What's that smell? Oh, it's my eyeballs crisping.
February 8, 2008 8:47 AM   Subscribe

LASIK: Considering eye surgery, have new questions for those who've had it. I'd like to hear from people who know what they're talking about.

So I'm seriously considering custom LASIK, strongly enough that I plan to apply for the financing and schedule the procedure today for within about a month from now. I'm 33, nearsighted, about -5.25 in one eye and -6 in the other. I currently wear glasses and occasionally, soft contacts. With my glasses on, I see very crisp and clearly. I do not have astigmatism and have already gone through an evaluation with a clinic I trust, and am told I am a good candidate. I have some questions which I have not seen addressed in previous Askme threads and am hoping for additional insight and experiences from those of you who've had the procedure done.

Caveat: I'm aware there are tons of older Askme threads on Lasik, and I've probably read them all, and have weighed the pros and cons offered therein. Please don't point me to these prior posts, as I'm seeking different perspectives from what's already out there. Thanks!! :-) So that said, here's what I'm wondering:

- I know that Lasik does not prevent the potential need for reading glasses in middle age, because presbyopia is due to lense changes which corneal alterations from Lasik would not affect. Also, given that Lasik may not prevent all vision changes and my sight may still decline again later, will having had Lasik prevent me from being able to see well at long & short distances with *regular prescription glasses* in old age? Or will I be stuck with blurry long distance vision (should such a decline happen) and only be able to wear reading glasses for up close?

- If my vision were to decline again as I age, would having had Lasik mean I would never be able to wear contact lenses again? Do contact lenses irritate or damage the laser-altered corneal tissue?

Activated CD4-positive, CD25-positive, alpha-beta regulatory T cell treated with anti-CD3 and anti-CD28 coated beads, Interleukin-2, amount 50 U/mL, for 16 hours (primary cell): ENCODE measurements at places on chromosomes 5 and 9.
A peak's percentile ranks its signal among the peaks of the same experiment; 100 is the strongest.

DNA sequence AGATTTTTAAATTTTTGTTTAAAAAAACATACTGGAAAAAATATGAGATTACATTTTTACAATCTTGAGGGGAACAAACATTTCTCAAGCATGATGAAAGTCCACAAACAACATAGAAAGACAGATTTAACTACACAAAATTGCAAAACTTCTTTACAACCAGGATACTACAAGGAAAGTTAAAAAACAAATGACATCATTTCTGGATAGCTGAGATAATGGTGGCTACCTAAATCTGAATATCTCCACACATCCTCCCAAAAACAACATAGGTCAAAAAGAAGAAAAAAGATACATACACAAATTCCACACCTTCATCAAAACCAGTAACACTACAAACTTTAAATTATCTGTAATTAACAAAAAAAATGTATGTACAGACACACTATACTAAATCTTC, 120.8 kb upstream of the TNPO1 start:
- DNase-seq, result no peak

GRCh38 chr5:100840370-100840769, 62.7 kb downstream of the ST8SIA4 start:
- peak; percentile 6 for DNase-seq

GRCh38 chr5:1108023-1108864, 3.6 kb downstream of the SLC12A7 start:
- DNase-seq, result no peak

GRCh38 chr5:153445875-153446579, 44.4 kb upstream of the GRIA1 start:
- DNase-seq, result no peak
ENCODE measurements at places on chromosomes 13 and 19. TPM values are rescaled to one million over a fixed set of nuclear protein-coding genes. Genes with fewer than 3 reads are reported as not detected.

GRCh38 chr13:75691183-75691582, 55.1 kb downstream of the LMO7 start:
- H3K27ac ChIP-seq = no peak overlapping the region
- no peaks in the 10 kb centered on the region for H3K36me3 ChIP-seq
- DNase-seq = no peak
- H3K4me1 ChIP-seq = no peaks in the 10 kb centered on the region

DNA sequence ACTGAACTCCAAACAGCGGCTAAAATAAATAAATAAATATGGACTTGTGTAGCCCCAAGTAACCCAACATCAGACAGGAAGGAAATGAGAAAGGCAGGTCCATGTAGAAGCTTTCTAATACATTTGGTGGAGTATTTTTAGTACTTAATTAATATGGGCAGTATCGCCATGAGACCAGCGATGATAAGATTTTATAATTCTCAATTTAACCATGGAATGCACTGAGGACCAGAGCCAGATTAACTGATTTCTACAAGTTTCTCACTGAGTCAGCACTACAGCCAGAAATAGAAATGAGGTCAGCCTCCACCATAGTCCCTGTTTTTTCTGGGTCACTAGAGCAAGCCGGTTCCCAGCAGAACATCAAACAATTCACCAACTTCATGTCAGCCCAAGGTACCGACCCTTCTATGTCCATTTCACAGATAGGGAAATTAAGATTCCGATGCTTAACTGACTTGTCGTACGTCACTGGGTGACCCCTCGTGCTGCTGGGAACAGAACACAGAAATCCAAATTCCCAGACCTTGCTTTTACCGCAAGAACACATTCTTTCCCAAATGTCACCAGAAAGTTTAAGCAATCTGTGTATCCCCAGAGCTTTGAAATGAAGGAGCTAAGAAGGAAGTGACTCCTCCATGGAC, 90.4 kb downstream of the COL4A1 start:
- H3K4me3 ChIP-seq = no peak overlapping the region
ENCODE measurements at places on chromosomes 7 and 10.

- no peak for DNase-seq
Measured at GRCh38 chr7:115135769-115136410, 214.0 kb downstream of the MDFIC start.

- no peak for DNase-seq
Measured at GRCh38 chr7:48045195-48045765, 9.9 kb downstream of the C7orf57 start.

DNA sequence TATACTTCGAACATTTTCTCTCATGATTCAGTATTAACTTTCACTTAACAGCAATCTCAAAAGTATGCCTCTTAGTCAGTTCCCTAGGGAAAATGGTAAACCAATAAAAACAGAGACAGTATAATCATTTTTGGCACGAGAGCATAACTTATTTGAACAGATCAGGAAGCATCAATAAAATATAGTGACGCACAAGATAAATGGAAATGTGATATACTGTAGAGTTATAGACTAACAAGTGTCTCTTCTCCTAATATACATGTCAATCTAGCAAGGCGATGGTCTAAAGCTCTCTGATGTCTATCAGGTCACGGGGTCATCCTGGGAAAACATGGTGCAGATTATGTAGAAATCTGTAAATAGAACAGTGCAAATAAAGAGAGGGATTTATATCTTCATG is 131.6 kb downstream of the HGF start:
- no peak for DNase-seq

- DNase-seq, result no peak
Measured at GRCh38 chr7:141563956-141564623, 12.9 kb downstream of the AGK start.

- Those of you who have had eye surgery many years ago; have you noticed any vision decline as you get older? In what way? Can you see well again with glasses, like in the old days?

- Night driving: I'm aware of the possibility of halos and heard that if they occur they may decrease over time as I heal. However, would wearing glasses for driving prevent halos?

- My doc explained the laser touch-up process in the event that the work needs to be enhanced with more lasering within the year after the first surgery. She explained that the same flap is lifted open in later procedures that was cut in the first one, and made it sound like the flap is just kinda always there, "flapping" for lack of a better term. This squicks me out. Does the flap eventually heal fully and seal itself down for good? How long does it take?

- Does having had Lasik mean I won't be able to have surgery or treatment for cataracts later in life, should I develop them? Basically... I'm wondering if Lasik means I could never have any additional surgery done the eyes ever again.